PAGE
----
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ATV Adventures: Riding among the Monuments through Sunset Pass

By Lynn Blamires - Special to the Standard-Examiner | Nov 13, 2021

Lynn Blamires, Special to the Standard-Examiner

This remarkably thin rock wall stretches for almost a mile without varying in width. It was a highlight of the trail.

Fascinated by Garfield County’s rugged, slick rock country, I found myself once again on an adventure with Brett Stewart, who is president of OHV Advocates Utah. We were headed for a place called Big Ridge.

We drove south of Hanksville on Highway 95. On the east side of the road near mile post 46, we unloaded just south of a looming red rock monument.

We left that stone peak behind as we came around a towering rock wall that stood over 500 feet above the valley. The base of the wall was no more than about 15 feet wide, standing atop a crest that tapered off to the valley floor. Without varying in width, this narrow wall extended almost a mile before anchoring itself into a larger rock formation. It wasn’t a solid rock wall – portions of it had collapsed, adding to the beauty of the landscape. We could see blue sky through a small window at the top.

Continuing our ride, we could see Sewing Machine Butte to the east. It has a rock pillar that is shaped like a spindle ready to receive a spool of thread. The top of the butte has a large block to make it look like a sewing machine.

We also passed a no-name butte that featured a slender rock pillar that stood as high as the wall we had passed earlier.

Lynn Blamires, Special to the Standard-Examiner

Another view of this amazing rock wall. You can see blue sky through a small window at the top.

Another favorite was Fiddler’s Butte. Brett explained that the name puzzled him, but when he got a closer look, it reminded him of a fiddler crab with the two eyes that stand above the shell. Mr. Krabs in the popular “Sponge Bob Square Pants” TV series is a fiddler crab.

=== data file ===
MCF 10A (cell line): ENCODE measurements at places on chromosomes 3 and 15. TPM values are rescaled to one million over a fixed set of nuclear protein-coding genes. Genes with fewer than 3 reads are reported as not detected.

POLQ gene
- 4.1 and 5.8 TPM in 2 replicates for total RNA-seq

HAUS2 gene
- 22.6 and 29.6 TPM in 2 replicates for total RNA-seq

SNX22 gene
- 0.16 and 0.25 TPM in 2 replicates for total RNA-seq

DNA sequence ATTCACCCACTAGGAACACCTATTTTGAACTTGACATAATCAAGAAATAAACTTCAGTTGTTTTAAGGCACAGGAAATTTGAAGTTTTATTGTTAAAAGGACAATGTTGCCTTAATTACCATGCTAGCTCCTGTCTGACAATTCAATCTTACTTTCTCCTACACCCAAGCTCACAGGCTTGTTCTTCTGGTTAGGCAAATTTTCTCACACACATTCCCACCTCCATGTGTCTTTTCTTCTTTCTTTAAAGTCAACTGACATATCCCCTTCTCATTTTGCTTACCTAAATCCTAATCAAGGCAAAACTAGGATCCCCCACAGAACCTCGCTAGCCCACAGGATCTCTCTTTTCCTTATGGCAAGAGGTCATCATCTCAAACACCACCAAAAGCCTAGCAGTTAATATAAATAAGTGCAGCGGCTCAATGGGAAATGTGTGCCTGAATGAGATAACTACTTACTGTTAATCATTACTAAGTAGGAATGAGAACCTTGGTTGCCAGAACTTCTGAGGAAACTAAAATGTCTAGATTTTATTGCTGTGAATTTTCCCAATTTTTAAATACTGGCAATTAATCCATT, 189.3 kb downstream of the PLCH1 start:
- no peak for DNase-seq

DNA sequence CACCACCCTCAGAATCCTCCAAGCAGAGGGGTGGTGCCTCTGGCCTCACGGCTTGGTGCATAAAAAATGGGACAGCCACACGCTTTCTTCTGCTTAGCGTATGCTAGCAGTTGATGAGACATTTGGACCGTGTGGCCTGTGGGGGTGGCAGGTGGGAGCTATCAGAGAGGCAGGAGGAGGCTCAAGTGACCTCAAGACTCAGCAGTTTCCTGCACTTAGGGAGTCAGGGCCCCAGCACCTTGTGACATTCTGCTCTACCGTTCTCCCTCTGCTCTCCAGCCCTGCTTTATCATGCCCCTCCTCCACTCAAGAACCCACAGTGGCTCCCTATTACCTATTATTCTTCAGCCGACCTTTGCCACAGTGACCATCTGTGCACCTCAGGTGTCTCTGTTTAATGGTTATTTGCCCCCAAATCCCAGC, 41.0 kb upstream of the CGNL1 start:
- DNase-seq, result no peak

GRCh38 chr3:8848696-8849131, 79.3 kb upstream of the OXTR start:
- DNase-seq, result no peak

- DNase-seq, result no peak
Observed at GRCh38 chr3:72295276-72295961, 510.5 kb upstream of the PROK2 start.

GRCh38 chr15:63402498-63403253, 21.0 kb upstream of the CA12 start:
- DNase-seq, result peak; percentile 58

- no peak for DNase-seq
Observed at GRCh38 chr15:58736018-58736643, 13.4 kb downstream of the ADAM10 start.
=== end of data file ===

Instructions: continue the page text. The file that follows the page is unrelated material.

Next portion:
We made our way along the east side of Black Ledge. While this feature was only 200 feet above us, the landscape stair-stepped up to a butte known as Big Block towering 1,600 feet overhead. It was just one rock wonder after another.

We soon made a sharp turn to the west and climbed to the top of Sunset Pass. We stopped here to take in more of the view. From this vantage point, it was easy to see how the pass got its name. The panorama to the west was situated to witness spectacular sunsets. Had we wanted to go home in the dark, we could have seen one. We didn’t.

High above the pass stood Gunsight Butte. We could see this landmark from across the valley at a point on our ride to the Dirty Devil River the day before. While we couldn’t see the pass from there, Gunsight Butte was easy to find.

Dropping down on the west side, we worked our way down into a wash and to a sign indicating a trail to Big Ridge. Brett explained that this road climbs to the top of the ridge and has some incredible views. It is known as the Simplot Dug Way.

It is a part of a new trail system Brett has been working to open to the public for multiple-use. The Poison Springs Trail System includes Poison Springs Canyon through the Dirty Devil River to Hite Marina, the Cedar Point Trail and the Two Pipe Springs Loop that starts at the top of Big Ridge where we were headed. It also includes the trail to Sunset Pass. The multiple-use aspect of this new system is a boon to outdoor recreation.

We started our climb on a path that was a ledge literally carved out of the side of the mountain. It was straight up on our right and a drop straight down into the canyon on the left. The dug way was a little rough from a storm in September that did considerable damage in Hanksville. The condition of the road discouraged us from going to the top.

Deciding to turn around presented another problem. We were on a narrow ledge and we needed to turn around without making a 150-point turn. We spotted each driver to get everyone headed back down the mountain and we soon found ourselves back in the wash headed for Sunset Pass.

The buttes were big, the valleys were big and the sky was big. Everything was big here except for our little group of riders. We just rode in awe of it all.

We got back to the trucks with 84 miles under our belt. When you go, take plenty of water, keep the rubber side down and see how big you feel when you ride this trail.

Contact Lynn R. Blamires at quadmanone@gmail.com.

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